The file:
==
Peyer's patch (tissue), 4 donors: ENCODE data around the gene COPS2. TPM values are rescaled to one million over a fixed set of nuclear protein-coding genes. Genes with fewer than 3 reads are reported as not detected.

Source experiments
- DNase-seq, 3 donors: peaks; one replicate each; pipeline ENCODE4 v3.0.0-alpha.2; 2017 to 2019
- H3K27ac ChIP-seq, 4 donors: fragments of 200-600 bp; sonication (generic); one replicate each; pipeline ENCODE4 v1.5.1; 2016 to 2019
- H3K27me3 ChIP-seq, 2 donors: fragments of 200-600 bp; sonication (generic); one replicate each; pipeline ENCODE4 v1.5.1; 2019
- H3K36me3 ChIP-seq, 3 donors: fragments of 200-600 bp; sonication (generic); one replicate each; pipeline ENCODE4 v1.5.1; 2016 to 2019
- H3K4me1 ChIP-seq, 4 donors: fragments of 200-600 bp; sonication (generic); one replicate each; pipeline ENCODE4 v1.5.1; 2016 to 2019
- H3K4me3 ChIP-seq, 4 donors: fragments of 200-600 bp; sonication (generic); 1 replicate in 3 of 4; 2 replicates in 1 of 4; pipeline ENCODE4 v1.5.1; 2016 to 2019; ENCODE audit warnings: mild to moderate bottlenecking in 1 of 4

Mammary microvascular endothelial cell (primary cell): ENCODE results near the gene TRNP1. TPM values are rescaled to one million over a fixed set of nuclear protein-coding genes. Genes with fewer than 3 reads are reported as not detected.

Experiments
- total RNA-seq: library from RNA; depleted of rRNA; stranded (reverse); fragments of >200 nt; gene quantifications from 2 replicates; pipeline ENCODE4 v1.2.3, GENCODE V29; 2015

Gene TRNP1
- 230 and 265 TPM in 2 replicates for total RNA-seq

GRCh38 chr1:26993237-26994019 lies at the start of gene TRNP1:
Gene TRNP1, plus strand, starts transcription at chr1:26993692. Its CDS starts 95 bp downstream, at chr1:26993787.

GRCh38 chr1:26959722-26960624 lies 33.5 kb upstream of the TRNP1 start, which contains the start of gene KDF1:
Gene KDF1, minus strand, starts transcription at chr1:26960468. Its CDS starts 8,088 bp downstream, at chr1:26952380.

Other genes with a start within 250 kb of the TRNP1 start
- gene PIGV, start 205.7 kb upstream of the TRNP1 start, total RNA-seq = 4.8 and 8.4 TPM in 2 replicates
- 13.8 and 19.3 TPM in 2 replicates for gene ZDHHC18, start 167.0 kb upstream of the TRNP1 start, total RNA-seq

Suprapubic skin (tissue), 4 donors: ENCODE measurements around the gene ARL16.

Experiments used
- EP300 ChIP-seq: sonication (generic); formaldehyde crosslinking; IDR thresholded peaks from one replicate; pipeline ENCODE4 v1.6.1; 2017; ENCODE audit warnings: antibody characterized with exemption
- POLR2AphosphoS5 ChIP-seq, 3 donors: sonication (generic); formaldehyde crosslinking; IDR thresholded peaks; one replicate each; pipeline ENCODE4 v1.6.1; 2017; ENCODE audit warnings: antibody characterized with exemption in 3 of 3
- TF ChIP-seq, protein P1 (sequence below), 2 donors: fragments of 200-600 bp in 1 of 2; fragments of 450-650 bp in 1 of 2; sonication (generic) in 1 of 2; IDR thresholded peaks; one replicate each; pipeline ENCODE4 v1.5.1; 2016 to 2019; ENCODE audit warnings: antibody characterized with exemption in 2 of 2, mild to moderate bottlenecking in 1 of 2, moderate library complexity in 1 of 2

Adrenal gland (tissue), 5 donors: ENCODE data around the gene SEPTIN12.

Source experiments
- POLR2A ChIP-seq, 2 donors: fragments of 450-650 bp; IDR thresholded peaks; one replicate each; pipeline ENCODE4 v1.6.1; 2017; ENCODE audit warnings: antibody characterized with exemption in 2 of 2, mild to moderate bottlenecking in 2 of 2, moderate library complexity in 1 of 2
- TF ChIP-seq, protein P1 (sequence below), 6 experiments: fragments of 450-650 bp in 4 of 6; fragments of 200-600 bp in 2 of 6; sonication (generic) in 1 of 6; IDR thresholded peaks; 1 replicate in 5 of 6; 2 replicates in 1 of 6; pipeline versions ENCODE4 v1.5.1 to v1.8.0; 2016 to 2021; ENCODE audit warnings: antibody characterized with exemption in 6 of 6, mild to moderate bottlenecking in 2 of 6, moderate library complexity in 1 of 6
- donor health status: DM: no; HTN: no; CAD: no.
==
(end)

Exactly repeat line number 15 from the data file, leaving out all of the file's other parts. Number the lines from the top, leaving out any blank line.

Gene TRNP1, plus strand, starts transcription at chr1:26993692. Its CDS starts 95 bp downstream, at chr1:26993787.